Every minute, more than 500 hours of video are uploaded to YouTube, 350,000 tweets are sent, and 510,000 comments are posted on Facebook. Managing and curating this firehose of content is an enormous task, and one which grants the platforms enormous power over the contours of online speech. This includes not just decisions around whether a particular post should be deleted, but also more minute and subtle interventions that determine its virality. From deciding how far to allow quack ideas about COVID-19 to take root, to the degree of flexibility that is granted to the President of the United States to break the rules, content moderation raises difficult challenges that lie at the core of debates around freedom of expression. 

But while plenty of ink has been spilled on the impact of social media on America’s democracy, these decisions can have an even greater impact around the world. This is particularly true in places where access to traditional media is limited, giving the platforms a virtual monopoly in shaping the public discourse. A platform which fails to take action against hate speech might find itself instrumental in triggering a local pogrom, or even genocide. A platform which acts too aggressively to remove suspected “terrorist propaganda” may find itself destroying evidence of war crimes.

Platforms’ power over the public discourse is partly the result of a conscious decision by global governments to outsource online moderation functions to these private sector actors. Around the world, governments are making increasingly aggressive demands for platforms to police content which they find objectionable. The targeted material can range from risqué photos of the King of Thailand, to material deemed to insult Turkey’s founding president. In some instances, these requests are grounded in local legal standards, placing platforms in the difficult position of having to decide how to enforce a law from Pakistan, for example, which would be manifestly unconstitutional in the United States.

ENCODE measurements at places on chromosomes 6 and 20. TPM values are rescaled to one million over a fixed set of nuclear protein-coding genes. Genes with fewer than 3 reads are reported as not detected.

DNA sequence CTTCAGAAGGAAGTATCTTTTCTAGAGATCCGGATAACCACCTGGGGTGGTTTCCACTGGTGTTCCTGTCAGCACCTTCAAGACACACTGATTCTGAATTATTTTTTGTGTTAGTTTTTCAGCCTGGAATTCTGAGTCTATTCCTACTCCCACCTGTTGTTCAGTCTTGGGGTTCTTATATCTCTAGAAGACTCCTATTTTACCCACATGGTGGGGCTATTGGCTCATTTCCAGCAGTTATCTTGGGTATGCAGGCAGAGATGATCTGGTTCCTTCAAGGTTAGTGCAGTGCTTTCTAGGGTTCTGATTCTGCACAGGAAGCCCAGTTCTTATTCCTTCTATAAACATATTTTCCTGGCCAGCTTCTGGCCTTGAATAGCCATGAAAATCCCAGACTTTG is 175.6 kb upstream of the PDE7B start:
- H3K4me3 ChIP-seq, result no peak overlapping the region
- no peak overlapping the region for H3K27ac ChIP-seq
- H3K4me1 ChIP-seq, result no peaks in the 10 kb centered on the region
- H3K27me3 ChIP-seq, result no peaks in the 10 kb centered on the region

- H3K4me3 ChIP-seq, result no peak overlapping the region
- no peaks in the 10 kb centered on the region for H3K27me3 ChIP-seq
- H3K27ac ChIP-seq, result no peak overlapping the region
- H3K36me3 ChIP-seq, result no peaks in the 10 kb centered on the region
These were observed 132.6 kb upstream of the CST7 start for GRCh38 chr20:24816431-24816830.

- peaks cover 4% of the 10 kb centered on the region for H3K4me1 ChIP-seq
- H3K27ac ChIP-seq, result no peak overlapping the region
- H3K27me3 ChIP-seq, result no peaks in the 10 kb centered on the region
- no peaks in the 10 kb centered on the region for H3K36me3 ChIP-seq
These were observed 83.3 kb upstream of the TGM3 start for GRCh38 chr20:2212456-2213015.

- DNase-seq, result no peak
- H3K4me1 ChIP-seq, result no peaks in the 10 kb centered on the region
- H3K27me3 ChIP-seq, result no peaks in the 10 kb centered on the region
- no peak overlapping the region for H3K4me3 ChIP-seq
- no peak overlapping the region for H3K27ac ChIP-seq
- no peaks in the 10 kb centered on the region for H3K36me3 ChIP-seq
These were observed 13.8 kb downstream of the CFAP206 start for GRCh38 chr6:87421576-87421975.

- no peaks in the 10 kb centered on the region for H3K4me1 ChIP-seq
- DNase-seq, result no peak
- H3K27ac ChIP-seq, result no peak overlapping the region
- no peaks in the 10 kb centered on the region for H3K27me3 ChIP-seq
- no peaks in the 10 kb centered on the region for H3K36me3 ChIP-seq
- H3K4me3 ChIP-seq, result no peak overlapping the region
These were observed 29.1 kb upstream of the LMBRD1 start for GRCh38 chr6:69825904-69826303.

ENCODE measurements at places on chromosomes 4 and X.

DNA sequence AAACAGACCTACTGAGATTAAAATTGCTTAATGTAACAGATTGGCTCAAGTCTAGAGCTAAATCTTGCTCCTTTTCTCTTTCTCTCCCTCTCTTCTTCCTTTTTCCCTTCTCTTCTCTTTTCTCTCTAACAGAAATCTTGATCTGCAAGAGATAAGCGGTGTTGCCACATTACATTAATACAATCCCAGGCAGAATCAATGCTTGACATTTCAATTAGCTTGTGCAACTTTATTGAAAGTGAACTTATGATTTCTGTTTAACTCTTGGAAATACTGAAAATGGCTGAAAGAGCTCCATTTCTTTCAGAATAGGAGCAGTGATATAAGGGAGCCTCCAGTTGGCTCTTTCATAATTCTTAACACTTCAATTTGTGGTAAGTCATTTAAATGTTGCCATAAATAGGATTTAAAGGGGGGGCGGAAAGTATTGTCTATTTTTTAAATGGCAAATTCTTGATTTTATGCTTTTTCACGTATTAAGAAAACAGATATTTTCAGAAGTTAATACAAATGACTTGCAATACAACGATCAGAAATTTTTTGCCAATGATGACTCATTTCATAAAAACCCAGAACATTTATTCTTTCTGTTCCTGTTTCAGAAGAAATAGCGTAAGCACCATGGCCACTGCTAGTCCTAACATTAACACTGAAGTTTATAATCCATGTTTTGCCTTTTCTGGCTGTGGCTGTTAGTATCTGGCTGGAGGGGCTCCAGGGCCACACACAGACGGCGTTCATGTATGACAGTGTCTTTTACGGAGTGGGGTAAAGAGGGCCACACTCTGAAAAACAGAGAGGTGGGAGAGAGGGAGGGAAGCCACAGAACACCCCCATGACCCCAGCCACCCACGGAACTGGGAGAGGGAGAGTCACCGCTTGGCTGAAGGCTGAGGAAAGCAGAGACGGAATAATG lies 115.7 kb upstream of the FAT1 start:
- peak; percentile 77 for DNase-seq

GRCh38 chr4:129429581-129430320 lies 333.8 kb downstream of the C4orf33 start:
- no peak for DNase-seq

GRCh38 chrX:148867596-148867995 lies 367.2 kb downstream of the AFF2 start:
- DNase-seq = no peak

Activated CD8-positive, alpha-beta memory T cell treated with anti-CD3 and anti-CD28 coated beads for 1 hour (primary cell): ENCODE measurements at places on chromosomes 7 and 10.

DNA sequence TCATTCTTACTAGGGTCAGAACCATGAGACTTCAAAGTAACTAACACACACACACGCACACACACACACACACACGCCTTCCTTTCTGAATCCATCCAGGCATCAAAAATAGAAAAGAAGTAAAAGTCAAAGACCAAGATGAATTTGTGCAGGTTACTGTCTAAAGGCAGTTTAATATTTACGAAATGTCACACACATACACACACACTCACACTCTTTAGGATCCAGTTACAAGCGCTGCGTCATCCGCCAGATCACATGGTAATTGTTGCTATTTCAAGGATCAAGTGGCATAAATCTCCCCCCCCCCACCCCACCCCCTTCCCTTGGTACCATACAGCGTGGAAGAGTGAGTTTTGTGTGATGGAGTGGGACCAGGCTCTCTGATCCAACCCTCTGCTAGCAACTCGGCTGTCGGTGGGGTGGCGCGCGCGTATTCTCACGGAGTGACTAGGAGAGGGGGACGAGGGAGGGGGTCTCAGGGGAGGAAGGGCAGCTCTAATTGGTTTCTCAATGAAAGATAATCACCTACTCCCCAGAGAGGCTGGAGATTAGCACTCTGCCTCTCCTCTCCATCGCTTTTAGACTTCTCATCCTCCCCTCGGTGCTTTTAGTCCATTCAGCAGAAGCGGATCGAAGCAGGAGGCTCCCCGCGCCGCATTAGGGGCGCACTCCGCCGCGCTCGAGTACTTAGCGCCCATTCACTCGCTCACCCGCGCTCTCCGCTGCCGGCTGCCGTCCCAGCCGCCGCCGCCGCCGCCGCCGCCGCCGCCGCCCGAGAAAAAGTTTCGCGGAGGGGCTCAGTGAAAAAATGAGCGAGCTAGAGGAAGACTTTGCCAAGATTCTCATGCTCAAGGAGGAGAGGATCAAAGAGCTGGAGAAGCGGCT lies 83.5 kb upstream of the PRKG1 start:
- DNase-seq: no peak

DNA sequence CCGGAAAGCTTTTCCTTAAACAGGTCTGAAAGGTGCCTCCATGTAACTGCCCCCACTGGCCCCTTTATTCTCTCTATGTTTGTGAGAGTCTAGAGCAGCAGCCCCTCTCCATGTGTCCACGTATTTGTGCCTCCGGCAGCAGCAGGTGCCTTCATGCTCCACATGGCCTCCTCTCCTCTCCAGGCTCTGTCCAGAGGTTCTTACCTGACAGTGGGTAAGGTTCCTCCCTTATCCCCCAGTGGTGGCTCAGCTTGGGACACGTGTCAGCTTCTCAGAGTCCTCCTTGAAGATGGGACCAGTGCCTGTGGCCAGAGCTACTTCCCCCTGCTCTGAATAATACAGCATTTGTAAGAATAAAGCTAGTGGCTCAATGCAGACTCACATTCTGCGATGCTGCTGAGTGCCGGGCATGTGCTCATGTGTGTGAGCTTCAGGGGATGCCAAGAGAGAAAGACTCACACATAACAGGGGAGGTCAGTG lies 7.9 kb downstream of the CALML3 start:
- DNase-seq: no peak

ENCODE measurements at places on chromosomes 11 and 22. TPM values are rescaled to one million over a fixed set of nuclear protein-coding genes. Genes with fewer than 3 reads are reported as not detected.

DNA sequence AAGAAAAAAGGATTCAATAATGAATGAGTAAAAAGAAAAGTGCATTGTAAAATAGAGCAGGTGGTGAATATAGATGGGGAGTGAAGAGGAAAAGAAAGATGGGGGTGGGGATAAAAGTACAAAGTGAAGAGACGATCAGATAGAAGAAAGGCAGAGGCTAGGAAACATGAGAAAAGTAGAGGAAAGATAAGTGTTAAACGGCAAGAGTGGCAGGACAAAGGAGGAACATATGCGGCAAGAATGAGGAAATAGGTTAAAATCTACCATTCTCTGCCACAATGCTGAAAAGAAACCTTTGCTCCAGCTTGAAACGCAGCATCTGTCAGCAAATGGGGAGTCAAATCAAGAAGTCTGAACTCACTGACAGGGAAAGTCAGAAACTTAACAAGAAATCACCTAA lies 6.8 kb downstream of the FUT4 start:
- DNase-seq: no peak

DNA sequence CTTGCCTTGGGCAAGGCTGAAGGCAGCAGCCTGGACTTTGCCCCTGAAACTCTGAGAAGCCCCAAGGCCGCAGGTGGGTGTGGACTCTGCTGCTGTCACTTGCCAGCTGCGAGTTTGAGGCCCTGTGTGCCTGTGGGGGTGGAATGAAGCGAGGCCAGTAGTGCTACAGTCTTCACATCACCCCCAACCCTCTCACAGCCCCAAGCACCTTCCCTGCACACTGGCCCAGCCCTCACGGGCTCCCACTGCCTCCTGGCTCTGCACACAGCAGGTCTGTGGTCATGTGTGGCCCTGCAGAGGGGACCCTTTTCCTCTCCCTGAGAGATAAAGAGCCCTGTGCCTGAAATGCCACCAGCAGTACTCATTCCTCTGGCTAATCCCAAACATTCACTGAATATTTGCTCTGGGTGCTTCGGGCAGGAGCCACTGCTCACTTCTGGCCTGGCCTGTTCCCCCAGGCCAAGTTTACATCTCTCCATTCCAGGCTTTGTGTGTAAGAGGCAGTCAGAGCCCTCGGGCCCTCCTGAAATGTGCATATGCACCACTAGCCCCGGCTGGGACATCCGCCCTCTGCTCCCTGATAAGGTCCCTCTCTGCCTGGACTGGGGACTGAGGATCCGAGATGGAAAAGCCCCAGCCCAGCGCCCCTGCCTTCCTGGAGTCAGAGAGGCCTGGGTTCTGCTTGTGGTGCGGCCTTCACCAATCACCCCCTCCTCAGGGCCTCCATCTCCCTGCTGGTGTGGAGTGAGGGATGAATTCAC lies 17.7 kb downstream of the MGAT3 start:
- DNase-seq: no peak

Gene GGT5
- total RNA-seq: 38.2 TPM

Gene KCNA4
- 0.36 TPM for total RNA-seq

In most instances, however, moderation decisions are not based on any legal standard at all, but on the platforms’ own privately drafted community guidelines, which are notoriously vague and difficult to understand. All of this leads to a critical lack of accountability in the mechanisms which govern freedom of expression online. And while the perceived opacity, inconsistency and hypocrisy of online content moderation structures may seem frustrating to Americans, for users in the developing world it is vastly worse. 

Nearly all of the biggest platforms are based in the United States. This means not only that their decision makers are more accessible and receptive to their American user base than they are to frustrated netizens in Myanmar or Uganda, but also that their global policies are still heavily influenced by American cultural norms, particularly the First Amendment

Even though the biggest platforms have made efforts to globalize their operations, there is still a massive imbalance in the ability of journalists, human rights activists, and other vulnerable communities to get through to the U.S.-based staff who decide what they can and cannot say. When platforms do branch out globally, they tend to recruit staff who are connected to existing power structures, rather than those who depend on the platforms as a lifeline away from repressive restrictions on speech. For example, the pressure to crack down on “terrorist content” inevitably leads to collateral damage against journalism or legitimate political speech, particularly in the Arab world. In setting this calculus, governments and ex-government officials are vastly more likely to have a seat at the table than journalists or human rights activists. Likewise, the Israeli government has an easier time communicating their wants and needs to Facebook than, say, Palestinian journalists and NGOs